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‘Issues’ Arise With NYPD Cops Who Moved to Florida to Evade Vaccine Mandates

‘Issues’ Arise With NYPD Cops Who Moved to Florida to Evade Vaccine Mandates

A new report from The Miami Herald is sharing new details about a dozen New York City police officers who were publicly praised by Republican Governor Ron DeSantis for moving to Central Florida to escape what he described as “low morale and a lack of support” from Democratic politicians there.

It seems that maybe a few of them fudged some important details on their CVs, and this isn’t a case where excluding things from your resume can be overlooked. The new hires include one previously fired as a Walmart security guard, one with only three years of experience who demanded more than double his salary, and others with mysterious gaps in their résumés. One said he “mistakenly” checked a box on his employment application indicating he illegally used marijuana recently, then recanted his statement and said he actually never did. Two failed to disclose on their Lakeland, Florida, city applications they had been disciplined over “minor matters” by the NYPD.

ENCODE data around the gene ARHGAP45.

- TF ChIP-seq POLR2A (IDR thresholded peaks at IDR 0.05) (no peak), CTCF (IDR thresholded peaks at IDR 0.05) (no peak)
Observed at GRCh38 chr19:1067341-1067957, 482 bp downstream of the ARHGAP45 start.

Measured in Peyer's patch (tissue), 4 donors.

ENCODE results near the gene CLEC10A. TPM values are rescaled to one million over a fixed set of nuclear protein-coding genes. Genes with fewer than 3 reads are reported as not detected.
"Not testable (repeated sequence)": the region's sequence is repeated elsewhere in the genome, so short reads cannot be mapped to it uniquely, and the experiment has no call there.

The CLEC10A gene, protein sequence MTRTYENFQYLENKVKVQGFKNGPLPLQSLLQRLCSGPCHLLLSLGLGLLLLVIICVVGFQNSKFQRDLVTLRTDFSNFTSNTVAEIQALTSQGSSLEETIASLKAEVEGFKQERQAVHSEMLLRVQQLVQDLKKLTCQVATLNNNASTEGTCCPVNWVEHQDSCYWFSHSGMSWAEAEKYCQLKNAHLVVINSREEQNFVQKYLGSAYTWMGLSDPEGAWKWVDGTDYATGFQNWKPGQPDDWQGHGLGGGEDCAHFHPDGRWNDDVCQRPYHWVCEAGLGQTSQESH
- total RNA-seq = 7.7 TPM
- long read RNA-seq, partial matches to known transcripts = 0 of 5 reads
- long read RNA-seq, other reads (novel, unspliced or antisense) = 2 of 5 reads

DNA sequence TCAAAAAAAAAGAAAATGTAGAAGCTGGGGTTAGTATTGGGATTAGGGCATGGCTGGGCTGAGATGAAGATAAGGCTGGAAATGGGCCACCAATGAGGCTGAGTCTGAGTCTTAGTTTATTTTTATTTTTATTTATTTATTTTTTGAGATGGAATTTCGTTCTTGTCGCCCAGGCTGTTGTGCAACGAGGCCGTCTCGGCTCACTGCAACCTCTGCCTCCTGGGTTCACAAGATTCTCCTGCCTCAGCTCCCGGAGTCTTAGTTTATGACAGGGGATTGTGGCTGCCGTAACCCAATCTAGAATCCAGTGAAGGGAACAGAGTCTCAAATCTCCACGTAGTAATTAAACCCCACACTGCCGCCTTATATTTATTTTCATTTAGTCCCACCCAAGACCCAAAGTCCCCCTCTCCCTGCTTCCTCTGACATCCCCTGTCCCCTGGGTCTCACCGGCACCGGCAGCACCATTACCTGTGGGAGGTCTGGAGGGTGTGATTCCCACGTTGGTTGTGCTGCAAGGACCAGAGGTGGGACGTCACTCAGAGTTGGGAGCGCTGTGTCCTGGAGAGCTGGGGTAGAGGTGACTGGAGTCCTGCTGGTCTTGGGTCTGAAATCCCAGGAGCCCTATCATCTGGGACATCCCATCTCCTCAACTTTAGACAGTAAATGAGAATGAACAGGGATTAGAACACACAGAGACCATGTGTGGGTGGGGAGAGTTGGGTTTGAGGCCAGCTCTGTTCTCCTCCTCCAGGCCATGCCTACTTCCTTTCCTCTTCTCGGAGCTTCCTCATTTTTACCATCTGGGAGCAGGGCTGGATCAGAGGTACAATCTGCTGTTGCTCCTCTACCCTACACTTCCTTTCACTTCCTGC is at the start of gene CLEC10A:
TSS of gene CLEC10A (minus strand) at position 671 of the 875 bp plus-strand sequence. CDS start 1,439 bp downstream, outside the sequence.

desantis

DeSantis greeted the officers with a warm welcome and a promise of $5,000 hiring bonuses. He held a news conference in early September to show his support for law enforcement officers and to criticize Democrats in New York City he said “weren’t supporting” the police. It wasn’t clear whether anyone in the governor’s office had reviewed or discussed the officers’ employment applications or reviewed their backgrounds, the Herald reports.

The paper also says another worked on the NYPD’s notorious anti-crime units. Details came from court files, disciplinary reports, records of lawsuit settlement payments, and the applications submitted to the Lakeland Police Department for the hires, all from the NYPD. There originally were 13 applicants, but one did not complete the transfer process for what police said was a family issue.

The Herald reports that the newly hired officers all said they had never been arrested, much less convicted of any crimes, and never been counseled or disciplined for harassment, bullying, or intimidation. On its employment applications, the city did not ask them about civil lawsuits settled out of court and asked only whether any had been judged in civil court over “intentional wrongful conduct.” All said they would be willing to take someone’s life, if necessary, as part of their job as a police officer.

Read the full profile at The Miami Herald.

 

 

 

 

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